High-voltage e-cigarettes might expose users to increased levels of toxic chemicals, including formaldehyde and acetaldehyde, according to research led by Maciej Goniewicz, Ph.D., Pharm.D., a researcher in the Department of Health Behavior at the U.S.’s Roswell Park Cancer Institute (RPCI).
The study was published online by Nicotine and Tobacco Research.
Some e-cigarettes allow the user to change the voltage of the device to increase vapor production and nicotine delivery; so Goniewicz and colleagues examined the various chemicals in vapors generated from the same e-cigarette but at variable voltages.
They found that when an e-cigarette was operated at lower voltage, the vapors generated contained only traces of some toxic chemicals.
These compounds included formaldehyde, a known carcinogen; acetaldehyde, which is considered a possible carcinogen to humans; and two chemicals known to irritate nasal, lung and/or mucous tissues, acrolein and acetone.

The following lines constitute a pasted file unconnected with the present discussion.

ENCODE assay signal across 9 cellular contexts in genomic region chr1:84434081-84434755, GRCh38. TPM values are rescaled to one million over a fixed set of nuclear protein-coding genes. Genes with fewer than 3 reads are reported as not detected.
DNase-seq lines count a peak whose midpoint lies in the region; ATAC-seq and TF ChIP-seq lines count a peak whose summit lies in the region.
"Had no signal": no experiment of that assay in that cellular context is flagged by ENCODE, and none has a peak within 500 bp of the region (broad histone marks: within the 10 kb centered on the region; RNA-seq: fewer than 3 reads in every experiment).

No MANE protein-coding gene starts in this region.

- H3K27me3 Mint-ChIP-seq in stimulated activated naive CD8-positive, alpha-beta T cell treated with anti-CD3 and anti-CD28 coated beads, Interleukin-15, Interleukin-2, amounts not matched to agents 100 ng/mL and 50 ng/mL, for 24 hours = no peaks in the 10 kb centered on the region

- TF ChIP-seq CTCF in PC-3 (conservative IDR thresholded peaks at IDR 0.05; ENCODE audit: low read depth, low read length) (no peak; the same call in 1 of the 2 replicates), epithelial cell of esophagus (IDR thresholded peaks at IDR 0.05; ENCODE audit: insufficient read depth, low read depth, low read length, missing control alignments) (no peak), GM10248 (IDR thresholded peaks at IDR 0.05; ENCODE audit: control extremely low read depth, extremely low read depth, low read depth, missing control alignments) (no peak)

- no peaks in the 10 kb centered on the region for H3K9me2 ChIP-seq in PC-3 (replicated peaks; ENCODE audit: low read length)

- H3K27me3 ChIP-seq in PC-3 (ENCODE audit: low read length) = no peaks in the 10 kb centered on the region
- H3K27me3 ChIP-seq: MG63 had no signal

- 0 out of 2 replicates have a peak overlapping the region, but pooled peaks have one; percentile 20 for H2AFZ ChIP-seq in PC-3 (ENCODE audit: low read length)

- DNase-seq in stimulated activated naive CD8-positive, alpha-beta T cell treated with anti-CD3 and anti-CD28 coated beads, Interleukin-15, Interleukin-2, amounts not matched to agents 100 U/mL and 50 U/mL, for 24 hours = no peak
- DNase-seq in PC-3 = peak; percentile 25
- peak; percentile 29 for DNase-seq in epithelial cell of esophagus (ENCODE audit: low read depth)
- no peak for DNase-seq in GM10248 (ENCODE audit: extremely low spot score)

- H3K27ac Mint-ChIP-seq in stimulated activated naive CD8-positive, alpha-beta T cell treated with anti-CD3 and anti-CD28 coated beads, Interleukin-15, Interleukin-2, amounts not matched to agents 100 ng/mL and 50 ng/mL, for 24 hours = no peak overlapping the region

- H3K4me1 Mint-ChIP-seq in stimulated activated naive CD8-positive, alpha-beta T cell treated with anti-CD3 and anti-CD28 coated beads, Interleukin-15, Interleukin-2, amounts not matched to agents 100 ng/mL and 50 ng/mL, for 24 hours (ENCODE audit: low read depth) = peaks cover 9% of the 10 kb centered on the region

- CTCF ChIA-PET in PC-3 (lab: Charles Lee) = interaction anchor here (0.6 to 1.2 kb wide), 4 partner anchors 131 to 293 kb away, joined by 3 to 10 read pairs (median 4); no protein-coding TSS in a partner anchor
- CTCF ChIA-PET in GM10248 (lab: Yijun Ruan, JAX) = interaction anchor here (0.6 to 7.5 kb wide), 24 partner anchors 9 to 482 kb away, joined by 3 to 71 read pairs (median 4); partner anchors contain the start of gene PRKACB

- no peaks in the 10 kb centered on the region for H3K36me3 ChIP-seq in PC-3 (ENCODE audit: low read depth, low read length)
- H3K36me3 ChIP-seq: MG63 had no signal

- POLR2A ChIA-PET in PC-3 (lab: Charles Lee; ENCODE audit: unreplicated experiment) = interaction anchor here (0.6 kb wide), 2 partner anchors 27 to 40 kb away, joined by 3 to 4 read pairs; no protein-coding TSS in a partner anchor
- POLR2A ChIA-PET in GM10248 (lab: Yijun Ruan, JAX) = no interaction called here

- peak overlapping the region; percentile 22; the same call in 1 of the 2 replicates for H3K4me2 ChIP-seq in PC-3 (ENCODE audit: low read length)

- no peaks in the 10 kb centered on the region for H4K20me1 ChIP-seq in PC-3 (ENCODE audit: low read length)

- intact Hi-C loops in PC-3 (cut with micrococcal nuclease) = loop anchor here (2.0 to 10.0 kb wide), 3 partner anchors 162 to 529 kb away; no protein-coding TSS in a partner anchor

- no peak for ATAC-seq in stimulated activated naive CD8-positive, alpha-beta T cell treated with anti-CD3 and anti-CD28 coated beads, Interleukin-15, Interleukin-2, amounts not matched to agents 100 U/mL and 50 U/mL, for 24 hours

But when the voltage was increased, the levels of toxicants increased significantly.
“These results suggest that some types of e-cigarettes might expose their users to the same or even higher levels of carcinogenic formaldehyde than [does] tobacco smoke,” said Goniewicz.
“Users of high-voltage e-cigarettes need to be warned about this increased risk of harmful effects.”